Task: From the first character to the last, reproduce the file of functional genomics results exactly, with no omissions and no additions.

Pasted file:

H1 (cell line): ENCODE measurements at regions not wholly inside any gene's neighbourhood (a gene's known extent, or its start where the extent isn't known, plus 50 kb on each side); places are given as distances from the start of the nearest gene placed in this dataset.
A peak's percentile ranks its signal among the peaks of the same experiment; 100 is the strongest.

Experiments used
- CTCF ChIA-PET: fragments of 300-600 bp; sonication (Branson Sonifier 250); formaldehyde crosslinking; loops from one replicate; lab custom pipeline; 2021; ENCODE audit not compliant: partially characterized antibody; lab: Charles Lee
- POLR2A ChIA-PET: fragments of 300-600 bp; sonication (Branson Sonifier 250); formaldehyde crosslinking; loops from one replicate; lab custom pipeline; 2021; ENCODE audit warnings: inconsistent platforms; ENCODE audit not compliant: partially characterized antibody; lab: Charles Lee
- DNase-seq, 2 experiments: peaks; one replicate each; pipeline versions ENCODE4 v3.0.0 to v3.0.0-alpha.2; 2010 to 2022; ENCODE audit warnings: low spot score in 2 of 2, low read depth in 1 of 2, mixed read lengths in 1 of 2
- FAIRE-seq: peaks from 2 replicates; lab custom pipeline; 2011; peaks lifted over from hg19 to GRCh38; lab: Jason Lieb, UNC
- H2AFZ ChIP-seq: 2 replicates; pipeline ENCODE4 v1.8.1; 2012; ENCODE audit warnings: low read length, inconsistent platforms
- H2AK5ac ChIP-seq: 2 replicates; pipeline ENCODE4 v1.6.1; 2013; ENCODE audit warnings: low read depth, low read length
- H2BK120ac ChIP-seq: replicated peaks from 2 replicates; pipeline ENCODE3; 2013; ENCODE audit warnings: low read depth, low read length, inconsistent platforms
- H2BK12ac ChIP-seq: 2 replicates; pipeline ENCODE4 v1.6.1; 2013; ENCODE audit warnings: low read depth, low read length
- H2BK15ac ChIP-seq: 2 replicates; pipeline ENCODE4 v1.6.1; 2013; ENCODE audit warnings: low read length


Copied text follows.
H1 (cell line): ENCODE measurements at regions not wholly inside any gene's neighbourhood (a gene's known extent, or its start where the extent isn't known, plus 50 kb on each side); places are given as distances from the start of the nearest gene placed in this dataset.
A peak's percentile ranks its signal among the peaks of the same experiment; 100 is the strongest.

Experiments used
- CTCF ChIA-PET: fragments of 300-600 bp; sonication (Branson Sonifier 250); formaldehyde crosslinking; loops from one replicate; lab custom pipeline; 2021; ENCODE audit not compliant: partially characterized antibody; lab: Charles Lee
- POLR2A ChIA-PET: fragments of 300-600 bp; sonication (Branson Sonifier 250); formaldehyde crosslinking; loops from one replicate; lab custom pipeline; 2021; ENCODE audit warnings: inconsistent platforms; ENCODE audit not compliant: partially characterized antibody; lab: Charles Lee
- DNase-seq, 2 experiments: peaks; one replicate each; pipeline versions ENCODE4 v3.0.0 to v3.0.0-alpha.2; 2010 to 2022; ENCODE audit warnings: low spot score in 2 of 2, low read depth in 1 of 2, mixed read lengths in 1 of 2
- FAIRE-seq: peaks from 2 replicates; lab custom pipeline; 2011; peaks lifted over from hg19 to GRCh38; lab: Jason Lieb, UNC
- H2AFZ ChIP-seq: 2 replicates; pipeline ENCODE4 v1.8.1; 2012; ENCODE audit warnings: low read length, inconsistent platforms
- H2AK5ac ChIP-seq: 2 replicates; pipeline ENCODE4 v1.6.1; 2013; ENCODE audit warnings: low read depth, low read length
- H2BK120ac ChIP-seq: replicated peaks from 2 replicates; pipeline ENCODE3; 2013; ENCODE audit warnings: low read depth, low read length, inconsistent platforms
- H2BK12ac ChIP-seq: 2 replicates; pipeline ENCODE4 v1.6.1; 2013; ENCODE audit warnings: low read depth, low read length
- H2BK15ac ChIP-seq: 2 replicates; pipeline ENCODE4 v1.6.1; 2013; ENCODE audit warnings: low read length